About Me

Hi and Welcome!

I’m a mom, a daydreamer, a writer and a child development psychologist. Once upon a time, I thought I knew a lot about raising kids. Actually, that’s not quite true — I never felt like I knew a lot about parenting per se, but I did worry that I knew too much about development and what could go wrong.


When I became a parent would I worry about my child’s style of attachment to me, their temperament, whether they had signs of a language delay or some of the other things I had read about in my textbooks?

I studied kids and development for 15 years before having my own child and here’s what happened —

I did worry– but not about any of those things. I loved that little soul so much, that I knew no matter what challenges were ahead we would be okay — we would figure it out.

Instead, I worried about work-family balance and how I was doing as a mom. How could I be a great mom and be on the tenure-track at my Univeristy? How could I be there for my college students and for my baby boy? Why wasn’t he sleeping?  What is the best way to respond to tantrums? How can I gently guide his behavior and help him learn to manage his emotions? How can I get him to listen?

Don’t we all worry about these things?

I found myself constantly reading about parenting– research studies, blogs, books, — there is an overwhelming amount of information that barrages us as parents every day.

I realized a few key things those in those first years as a mother:

— There is a lot of information out there — too much— some of it good, some of it not so good.

— There is a lot of information that isn’t out there. Great techniques, ideas, and inspiration.

— College students, most of them, don’t love hearing about parenting, I needed a different audience!

— I may have a Ph.D. in child development, but I was (still am!) a work in progress as a parent.

I realized that my passion was parenting — I wanted to research it, write about it, talk about and focus on my own growth as a parent. I wanted to find like-minded parents so we could inspire each other and grow in our roles as parents together.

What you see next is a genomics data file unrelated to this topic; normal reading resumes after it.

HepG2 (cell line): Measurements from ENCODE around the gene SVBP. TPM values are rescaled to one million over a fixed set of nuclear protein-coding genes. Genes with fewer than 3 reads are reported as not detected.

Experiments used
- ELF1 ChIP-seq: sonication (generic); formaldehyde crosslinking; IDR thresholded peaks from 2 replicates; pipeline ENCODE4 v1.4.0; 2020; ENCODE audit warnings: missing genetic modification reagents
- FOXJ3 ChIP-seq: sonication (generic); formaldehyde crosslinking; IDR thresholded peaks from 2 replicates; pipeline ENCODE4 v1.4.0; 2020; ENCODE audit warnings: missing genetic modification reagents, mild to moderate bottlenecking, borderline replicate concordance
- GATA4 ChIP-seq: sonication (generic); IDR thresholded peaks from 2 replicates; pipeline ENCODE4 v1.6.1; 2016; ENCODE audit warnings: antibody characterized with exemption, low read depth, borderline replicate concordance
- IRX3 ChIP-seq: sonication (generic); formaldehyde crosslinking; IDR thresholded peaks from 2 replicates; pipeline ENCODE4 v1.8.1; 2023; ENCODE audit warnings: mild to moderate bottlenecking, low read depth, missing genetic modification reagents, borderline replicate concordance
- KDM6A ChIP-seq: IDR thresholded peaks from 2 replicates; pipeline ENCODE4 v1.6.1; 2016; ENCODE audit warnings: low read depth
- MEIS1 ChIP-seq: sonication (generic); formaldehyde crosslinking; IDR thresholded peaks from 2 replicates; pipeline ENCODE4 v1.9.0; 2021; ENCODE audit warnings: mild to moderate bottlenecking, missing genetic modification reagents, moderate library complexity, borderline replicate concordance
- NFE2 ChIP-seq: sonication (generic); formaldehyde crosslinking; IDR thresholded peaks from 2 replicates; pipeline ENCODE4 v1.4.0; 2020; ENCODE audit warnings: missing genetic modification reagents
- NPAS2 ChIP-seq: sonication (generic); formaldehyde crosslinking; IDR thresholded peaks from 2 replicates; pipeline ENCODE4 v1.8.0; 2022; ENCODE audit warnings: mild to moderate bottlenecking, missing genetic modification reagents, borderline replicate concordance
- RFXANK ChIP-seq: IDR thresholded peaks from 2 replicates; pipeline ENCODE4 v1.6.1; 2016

I quit my job and started this blog to pursue my passions– my family and being the best (imperfect) version of me I can be. Will you join me on this journey?

Join the Nurture and Thrive community by signing up for my monthly newsletter. I am so happy you are here and that together we can nurture our children and watch them thrive!

My pledge to you is to share the best information — the best parenting tips from research, parent coaches, my own experience, education, and things that have inspired me along the way to grow and develop as a mother right along side my son.

From Merriam Webster’s Dictionary:


transitive verb \ˈnər-chər\

: to help (something or someone) to grow, develop, or succeed

: to take care of (someone or something that is growing or developing) by providing food, protection, a place to live, etc.


intransitive verb \ˈthrīv\

: to grow or develop successfully : to flourish or succeed

http___signatures.mylivesignature.com_54492_146_767F261AB717EE90C307B4E8955770D4 copy


  • Reply
    Self-Regulation Toolkit For When Kids Have to Wait - Busy Moms Helper
    May 5, 2015 at 9:00 am

    […] (in addition to being a Mommy, I’m a Developmental Psychologist, for more about that read this) is that when I did self-control tasks with kids, the ones who did the best were really good at […]

  • Reply
    Amanda Johnson
    May 10, 2017 at 9:13 pm

    I wish I had found you sooner, but I’m happy to be binge reading your blog posts now! :)) I am loving all of the game/toy ideas for kids, and I’m definitely going to try some this summer with my three. You have such great information here. I was looking for playroom ideas (that would be fun for 3, 5 and 7 year old kiddos) and have found so much more. Thanks!

    • Reply
      Ashley Soderlund Ph.D.
      May 16, 2017 at 10:25 am

      Thank you so much Amanda! Its great to get this kind of feedback. Last summer we played so many games, it was a great way to fill summer afternoons.

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